We spent a lot of time doing research, talking to experts, but the science is also so interesting. Chromosomes aren’t equal to gender, but even chromosomes are far more varied and interesting than XX and XY. Allison Mann, played by Diana Bang, gets to have this speech where she talks about how the idea that she will somehow be bringing back men is reductive and ridiculous and also that some of the people we lost were women. That’s incredibly tragic. It’s a fact of the premise that is heartbreaking to me and to that character. It’s something I didn’t feel we could gloss over and pretend wasn’t true.

I am so much more interested in the way people treat each other and the way identity is formed from both within and without. Gender is just one component of that, but especially to how people see the show, what they know of the source material, it just felt important. It’s not the last time stuff like that was going to get said, but it felt like the first time I got to be like, “You know what? Let’s take a seat and think about this for a second.”

How much were you thinking about people who love the original book and are going to be mad that the show is asking them to take a seat and think about gender? 
You know, that stuff is in the book. It’s just a very teeny, small part of it. You’d have to ask Brian, but I’ve done interviews with him and he’s said, “If I were going to do it again, I’d do it differently. I was 25 years old. My understanding of the world has changed.” There are trans characters in Y: The Last Man the book; they’re just such a minute part of it. And you do have characters that say things like “All the men are dead,” which is contradictory.

For me, I care deeply about how gender diversity is portrayed in the show. That is way more important to me than whether that pisses somebody off. I don’t give a shit. But I also love the book, and I think it’s about identity in the same way the show is about identity. The book is maybe simpler in its understanding of gender, but it’s taking that old adage of “If women ran the world, there’d be peace” and it’s saying no, women are people, and people are flawed.

At the same time, there are trans people who’ve read the books and found them intensely, profoundly alienating. 
I care very deeply about what trans people think of the show. I’m not promising that I did it perfectly, but that matters deeply to me. And I understand the criticism of the book. I understand the criticism of even making this idea. But I think it’s a really interesting way in to talk about our humanity.

Clark first encountered Y: The Last Man when she received the comics 12 years ago from her now-husband. Photo: Courtesy of Eliza Clark

Ultimately, I felt like we could do it. We could get in there and make something that would appeal to fans of the comic book who may or may not have expansive views of gender, and maybe they could see the show and start to have an understanding about that. And also to people who felt harmed or left out of the narrative in the source material but who might be able to approach it anew, knowing it was one of the most important things I was thinking about, along with the writers, the directors, and the actors.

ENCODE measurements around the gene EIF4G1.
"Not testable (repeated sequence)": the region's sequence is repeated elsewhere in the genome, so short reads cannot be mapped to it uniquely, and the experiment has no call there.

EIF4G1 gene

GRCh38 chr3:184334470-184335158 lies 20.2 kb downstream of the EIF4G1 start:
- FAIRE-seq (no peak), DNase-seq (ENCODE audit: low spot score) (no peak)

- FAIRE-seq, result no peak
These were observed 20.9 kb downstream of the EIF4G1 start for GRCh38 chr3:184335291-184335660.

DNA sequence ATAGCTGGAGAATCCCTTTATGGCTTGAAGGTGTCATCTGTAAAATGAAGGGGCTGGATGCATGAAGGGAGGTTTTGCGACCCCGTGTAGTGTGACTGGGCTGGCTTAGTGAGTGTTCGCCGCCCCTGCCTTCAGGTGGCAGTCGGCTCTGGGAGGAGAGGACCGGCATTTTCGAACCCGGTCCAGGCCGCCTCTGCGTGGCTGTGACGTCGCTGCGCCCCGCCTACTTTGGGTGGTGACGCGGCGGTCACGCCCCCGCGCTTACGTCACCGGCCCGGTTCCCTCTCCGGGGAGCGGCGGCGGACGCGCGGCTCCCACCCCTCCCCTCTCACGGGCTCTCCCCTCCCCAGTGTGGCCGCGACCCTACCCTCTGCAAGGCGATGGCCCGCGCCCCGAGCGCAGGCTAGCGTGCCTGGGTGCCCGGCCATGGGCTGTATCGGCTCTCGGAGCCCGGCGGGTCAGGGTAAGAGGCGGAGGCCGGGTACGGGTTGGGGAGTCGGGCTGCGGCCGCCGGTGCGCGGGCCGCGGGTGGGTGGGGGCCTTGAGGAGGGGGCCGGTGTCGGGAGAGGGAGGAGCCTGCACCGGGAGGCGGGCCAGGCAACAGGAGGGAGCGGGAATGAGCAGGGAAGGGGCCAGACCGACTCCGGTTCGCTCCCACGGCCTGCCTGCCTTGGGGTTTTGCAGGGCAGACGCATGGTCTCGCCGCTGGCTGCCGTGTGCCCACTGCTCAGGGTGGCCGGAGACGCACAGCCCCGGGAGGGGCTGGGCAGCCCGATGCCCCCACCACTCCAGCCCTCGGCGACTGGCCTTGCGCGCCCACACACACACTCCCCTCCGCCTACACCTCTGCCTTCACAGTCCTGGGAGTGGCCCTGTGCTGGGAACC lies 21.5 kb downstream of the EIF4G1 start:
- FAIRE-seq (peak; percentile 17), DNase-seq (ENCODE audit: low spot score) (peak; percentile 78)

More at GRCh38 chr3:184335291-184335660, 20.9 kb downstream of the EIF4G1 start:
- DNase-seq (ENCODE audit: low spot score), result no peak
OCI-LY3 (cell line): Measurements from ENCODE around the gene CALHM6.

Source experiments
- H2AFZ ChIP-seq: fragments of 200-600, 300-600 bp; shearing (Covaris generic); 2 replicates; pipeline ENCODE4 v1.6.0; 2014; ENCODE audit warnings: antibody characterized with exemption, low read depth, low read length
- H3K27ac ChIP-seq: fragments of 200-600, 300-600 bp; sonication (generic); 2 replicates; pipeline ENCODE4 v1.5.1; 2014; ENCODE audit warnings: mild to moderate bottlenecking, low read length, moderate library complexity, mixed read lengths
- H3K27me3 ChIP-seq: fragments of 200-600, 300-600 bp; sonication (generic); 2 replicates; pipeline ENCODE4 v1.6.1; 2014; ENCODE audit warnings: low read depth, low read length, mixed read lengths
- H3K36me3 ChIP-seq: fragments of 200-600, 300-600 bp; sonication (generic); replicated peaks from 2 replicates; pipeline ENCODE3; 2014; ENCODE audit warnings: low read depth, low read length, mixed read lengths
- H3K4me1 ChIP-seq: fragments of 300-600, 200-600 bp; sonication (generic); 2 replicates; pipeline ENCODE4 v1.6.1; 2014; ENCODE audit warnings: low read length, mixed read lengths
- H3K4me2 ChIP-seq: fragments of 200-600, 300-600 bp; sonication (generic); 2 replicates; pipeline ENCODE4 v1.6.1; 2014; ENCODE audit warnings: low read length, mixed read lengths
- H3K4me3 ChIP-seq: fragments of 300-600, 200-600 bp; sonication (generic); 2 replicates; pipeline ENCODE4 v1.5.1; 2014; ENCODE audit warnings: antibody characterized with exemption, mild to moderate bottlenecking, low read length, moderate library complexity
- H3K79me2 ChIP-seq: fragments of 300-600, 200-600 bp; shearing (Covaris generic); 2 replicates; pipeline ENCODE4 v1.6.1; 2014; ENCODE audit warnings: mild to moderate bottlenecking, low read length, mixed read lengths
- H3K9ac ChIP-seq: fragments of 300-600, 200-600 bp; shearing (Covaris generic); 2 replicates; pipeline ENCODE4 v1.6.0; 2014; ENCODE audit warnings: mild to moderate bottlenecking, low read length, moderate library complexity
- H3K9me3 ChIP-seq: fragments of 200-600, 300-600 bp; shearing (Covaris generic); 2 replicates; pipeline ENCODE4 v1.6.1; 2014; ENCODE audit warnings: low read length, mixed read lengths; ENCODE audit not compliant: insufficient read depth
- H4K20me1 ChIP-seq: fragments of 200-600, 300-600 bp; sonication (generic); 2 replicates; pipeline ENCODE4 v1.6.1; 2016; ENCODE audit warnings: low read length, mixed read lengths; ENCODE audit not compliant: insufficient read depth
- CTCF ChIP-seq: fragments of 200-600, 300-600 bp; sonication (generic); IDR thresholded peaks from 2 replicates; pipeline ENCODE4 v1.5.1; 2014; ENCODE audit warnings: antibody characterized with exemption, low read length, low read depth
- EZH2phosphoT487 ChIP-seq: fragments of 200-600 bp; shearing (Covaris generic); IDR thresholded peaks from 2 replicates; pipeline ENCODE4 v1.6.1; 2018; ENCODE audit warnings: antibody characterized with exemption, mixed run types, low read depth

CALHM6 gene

What were your goals in building a writers’ room for this show? 
All writers’ rooms should be as diverse as possible because all workplaces should be. Multiple points of view are always going to be more interesting than “Everybody’s a white dude who went to Harvard.” Fuck Harvard. No, I’m just kidding. [Chuckles.]

What I ended up with was a room that had a person I worked with before, a couple of playwrights, a novelist, and a short-story writer who had a sci-fi point of view. It was a great group of people, and everybody was there to bring all of themselves to the project. All of the ways that their identities intersect as people and as writers.

Regarding the speech Dr. Mann gives, the thing about thesis statements is that they’re bracing and clarifying but can also feel didactic. Was that something you thought about? 
I think it’s great. What a great stroke of luck for me that that character is a queer scientist, a woman in a man’s world, and you will find out more about who she is as the season and the series go on and why that speech is both true from a scientific perspective but also personal to her. Stay tuned for why that matters so deeply to Allison.

I don’t know how you felt about watching that particular moment, but to me, that feels really born from character. She’s so excited about it! Why are you so stupid? Why are you thinking about the world in this way? It’s obviously me being like, Fuckin’ pay attention, audience! But also, she’s saying, Pay attention, Yorick! You think you’re so important — you’re not important! I don’t think it’s didactic because it really comes from her. I also think the show only gets better at hiding that ball. Because it was important for me to be like, This is what we’re making here. Get on fucking board.

Didacticism sounds terrible, I know, but I also meant it as something potentially positive! It’s a thing TV can maybe do differently from other mediums. 
I think because it’s an adventure story and it’s kind of a Western, there are action elements and there’s humor, and there’s way more humor to come. It gets way more weird and funny as you get into the world and further away from the event itself. I think there’s something to be said about popular art. I write plays, I love theater. But you’re speaking to 200 people who elected to be there, who paid a ton of money to be there, and often your audience is very white, pretty old, and kind of all agrees with you. I think there’s something really magical about a story that can bring you characters you care about and are excited to watch go on a big adventure. If, in the process of watching that show, you start to identify with characters who aren’t you — that’s the power of television.